Unofficial results from Cameroon's presidential election point to a huge victory for incumbent Paul Biya.
Paul Biya has been president since 1982
State radio reports that he is heading for a sweeping victory in nine out of Cameroon's 10 provinces, with 90% of the vote in some areas.
Opposition parties are alleging massive rigging and want the polls annulled, claims rejected by the ruling party. Many voters stayed away from the polls.
Mr Biya, in power since 1982, faced two main opposition challengers.
John Fru Ndi polled well in his traditional stronghold of the North West province, one of two English-speaking areas, reports state radio.
Official results are expected in two weeks.
Mr Biya congratulated Cameroonians for "behaving calmly and with dignity" during the elections.
"They're going on as planned. That is to say, normally," he said.
But apathy was widespread.
BBC correspondents in towns across Cameroon say that as polls opened on Monday morning, there were only short queues of voters.
Mr Fru Ndi is claiming fraud, as in previous polls
"It's a waste of time because there will be no change," said Mohamed Bouba, a businessman who did not bother to vote.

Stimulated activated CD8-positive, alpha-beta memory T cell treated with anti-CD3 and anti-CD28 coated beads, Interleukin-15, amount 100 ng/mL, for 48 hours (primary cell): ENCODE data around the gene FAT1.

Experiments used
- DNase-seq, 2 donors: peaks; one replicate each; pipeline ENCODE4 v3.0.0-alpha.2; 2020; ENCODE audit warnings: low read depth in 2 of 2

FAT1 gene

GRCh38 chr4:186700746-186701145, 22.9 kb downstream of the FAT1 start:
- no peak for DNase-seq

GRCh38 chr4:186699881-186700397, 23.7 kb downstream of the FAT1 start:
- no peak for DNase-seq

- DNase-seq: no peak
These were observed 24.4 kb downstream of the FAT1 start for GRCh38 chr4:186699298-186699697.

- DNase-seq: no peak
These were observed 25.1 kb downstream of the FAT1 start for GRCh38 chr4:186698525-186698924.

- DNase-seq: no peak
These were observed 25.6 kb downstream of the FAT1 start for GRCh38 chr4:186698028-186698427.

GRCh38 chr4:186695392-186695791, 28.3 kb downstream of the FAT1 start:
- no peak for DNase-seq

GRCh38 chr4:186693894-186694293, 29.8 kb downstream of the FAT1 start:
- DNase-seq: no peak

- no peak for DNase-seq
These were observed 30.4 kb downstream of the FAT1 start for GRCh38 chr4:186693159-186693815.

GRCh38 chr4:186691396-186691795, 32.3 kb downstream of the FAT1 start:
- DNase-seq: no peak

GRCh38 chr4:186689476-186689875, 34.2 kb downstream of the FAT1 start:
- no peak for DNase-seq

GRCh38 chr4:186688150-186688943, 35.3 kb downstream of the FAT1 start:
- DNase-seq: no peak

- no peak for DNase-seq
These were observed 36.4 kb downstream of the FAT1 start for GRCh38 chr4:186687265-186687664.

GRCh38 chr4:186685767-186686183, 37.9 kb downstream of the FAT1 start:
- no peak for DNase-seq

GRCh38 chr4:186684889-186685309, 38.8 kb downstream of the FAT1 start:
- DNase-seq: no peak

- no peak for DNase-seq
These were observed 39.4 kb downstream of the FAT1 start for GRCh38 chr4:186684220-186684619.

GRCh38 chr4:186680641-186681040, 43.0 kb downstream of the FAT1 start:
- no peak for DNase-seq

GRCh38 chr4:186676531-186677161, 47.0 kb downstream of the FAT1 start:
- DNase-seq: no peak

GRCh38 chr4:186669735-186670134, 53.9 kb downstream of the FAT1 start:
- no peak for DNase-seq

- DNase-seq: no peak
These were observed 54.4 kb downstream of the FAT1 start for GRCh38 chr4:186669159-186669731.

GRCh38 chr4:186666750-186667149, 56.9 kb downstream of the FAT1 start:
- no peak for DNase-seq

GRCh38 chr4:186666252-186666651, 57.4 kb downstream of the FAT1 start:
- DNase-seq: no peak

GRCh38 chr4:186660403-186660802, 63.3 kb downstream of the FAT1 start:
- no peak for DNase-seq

Tazoacha Asonganyi, secretary-general of Mr Fru Ndi's Social Democratic Front, said the indelible ink that was stamped on voters' thumbs after they voted was easily washed off.
"There were so many people who voted several times," he said.
"These elections cannot be considered transparent."
An AP reporter saw three men vote at a polling station in the capital, Yaounde, and then return to cast ballots a second time, using different identity cards.
Over the weekend, the electoral authorities announced that they had found tens of thousands of people who had registered to vote more than once.
The voters roll was reduced by 600,000 to less than four million, out of an estimated eight million people of voting age.
Mr Biya did not himself appear at rallies until the week before the elections - he had previously let his prime minister campaign on his behalf.